• Resolution A resolution of local support from the applicant. Sample resolutions for projects coming from cities and counties or development authorities are available in the LCA Resource Library.  

Is there a match required for LHIA awards?
Yes, the applicant (government organization) needs to match the award dollar for dollar.

If a developer can apply directly to LHIA, does the developer receive the grant award directly?
No. The funds will still be awarded to the government organization that is part of the project team. To make sure that the government organization supports a developer applying, the organization has to submit an Acknowledgement of Receptivity form. A sub-recipient agreement between the government partners and the development partner is highly recommended.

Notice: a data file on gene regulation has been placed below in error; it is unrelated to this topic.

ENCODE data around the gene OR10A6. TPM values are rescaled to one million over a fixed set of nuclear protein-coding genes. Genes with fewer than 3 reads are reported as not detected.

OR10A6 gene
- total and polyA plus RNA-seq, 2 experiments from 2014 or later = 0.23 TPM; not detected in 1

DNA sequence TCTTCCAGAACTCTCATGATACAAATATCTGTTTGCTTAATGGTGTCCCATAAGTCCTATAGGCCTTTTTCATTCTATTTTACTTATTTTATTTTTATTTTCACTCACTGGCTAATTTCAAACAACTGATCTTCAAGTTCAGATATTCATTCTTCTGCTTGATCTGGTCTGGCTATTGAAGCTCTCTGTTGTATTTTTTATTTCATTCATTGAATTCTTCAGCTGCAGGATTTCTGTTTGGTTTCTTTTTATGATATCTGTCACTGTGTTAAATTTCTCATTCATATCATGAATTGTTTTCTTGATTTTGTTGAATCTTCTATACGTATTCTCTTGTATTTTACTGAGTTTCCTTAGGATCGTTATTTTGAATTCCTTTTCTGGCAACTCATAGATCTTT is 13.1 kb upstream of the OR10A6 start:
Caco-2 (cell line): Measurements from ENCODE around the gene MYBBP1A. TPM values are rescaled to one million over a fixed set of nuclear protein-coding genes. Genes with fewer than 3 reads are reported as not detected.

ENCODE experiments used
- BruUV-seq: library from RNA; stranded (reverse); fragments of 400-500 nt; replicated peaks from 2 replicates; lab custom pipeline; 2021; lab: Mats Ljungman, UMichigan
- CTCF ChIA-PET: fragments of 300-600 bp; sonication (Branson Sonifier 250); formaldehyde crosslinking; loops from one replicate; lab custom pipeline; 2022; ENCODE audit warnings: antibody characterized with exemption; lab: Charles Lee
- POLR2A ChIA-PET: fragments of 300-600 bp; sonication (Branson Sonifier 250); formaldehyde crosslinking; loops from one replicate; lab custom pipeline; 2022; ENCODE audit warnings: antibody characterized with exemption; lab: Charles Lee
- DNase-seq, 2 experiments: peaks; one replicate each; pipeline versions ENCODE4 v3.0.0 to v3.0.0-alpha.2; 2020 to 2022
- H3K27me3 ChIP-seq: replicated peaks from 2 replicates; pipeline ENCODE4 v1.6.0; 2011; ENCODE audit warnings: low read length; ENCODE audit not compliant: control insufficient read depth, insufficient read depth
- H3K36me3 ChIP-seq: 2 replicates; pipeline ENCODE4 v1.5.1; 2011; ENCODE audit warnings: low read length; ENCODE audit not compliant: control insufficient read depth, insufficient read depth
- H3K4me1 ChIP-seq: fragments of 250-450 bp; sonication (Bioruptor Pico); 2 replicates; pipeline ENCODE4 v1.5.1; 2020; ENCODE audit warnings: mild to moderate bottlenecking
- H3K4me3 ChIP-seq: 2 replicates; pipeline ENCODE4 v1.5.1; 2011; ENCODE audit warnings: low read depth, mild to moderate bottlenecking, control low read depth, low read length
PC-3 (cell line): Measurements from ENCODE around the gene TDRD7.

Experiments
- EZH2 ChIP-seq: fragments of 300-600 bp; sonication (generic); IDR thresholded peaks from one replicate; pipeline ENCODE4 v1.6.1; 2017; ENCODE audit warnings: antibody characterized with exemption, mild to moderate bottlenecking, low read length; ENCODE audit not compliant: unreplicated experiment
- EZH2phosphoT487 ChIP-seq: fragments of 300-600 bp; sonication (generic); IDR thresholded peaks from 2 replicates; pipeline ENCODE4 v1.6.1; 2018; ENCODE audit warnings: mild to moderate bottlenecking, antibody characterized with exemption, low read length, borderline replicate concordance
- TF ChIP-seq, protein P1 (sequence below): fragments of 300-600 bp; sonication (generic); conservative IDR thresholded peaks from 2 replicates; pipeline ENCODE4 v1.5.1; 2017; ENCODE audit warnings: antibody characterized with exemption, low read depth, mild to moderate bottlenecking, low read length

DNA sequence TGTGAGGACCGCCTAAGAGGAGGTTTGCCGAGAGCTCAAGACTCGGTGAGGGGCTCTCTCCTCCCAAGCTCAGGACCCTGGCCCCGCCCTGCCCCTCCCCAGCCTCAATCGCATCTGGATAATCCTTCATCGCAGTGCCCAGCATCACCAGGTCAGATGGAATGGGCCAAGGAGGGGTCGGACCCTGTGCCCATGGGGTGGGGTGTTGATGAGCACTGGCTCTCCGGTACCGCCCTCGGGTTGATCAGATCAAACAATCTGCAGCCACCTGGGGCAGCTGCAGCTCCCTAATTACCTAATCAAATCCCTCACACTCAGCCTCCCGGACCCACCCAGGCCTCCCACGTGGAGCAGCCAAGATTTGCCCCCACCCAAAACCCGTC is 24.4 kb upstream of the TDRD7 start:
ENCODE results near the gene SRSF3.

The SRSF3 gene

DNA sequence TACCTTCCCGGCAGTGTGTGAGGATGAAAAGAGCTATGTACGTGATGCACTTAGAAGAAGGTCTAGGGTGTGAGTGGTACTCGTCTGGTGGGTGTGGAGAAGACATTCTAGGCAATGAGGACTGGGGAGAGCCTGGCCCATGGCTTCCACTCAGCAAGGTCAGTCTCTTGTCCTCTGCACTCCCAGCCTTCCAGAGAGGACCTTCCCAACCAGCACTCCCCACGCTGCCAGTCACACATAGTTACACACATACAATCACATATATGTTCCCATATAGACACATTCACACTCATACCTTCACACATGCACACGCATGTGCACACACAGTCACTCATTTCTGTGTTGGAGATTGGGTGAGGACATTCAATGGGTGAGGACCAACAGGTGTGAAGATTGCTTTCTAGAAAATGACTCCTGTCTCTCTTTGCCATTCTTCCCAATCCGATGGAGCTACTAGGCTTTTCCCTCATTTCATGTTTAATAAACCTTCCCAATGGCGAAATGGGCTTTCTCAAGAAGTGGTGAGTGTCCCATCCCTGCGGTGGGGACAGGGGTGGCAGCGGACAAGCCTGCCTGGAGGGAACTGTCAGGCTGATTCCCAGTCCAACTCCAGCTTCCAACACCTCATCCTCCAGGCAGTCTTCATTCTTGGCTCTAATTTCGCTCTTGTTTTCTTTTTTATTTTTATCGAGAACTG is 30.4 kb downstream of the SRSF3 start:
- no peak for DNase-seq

Who receives the grant if the project is in multiple cities or counties?
Multiple government organizations can and are encouraged to partner on applications. The team will need to decided on a single organization to receive the award. All organizations on the team should be included in the grant application.
 

Multi-use building funded by LHIA.

LHIA funding helps preserve and expand lifecycle and affordable rental and ownership housing in the metropolitan area. Grants assist in preserving existing affordable housing stock, providing workforce housing choices, increasing homeownership opportunities for underserved populations, and exhibiting strong implementation partnerships.

Prefer a PDF document of the key program pieces?

The Program Essentials document has key dates, funding amounts, eligible activities and the scoring criteria.
LHIA Affordable Homeownership 2022 Program Essentials (PDF)

LHIA Affordable Homeownership Program Coordinator

Ashleigh Johnson (she/her)
ashleigh.johnson@metc.state.mn.us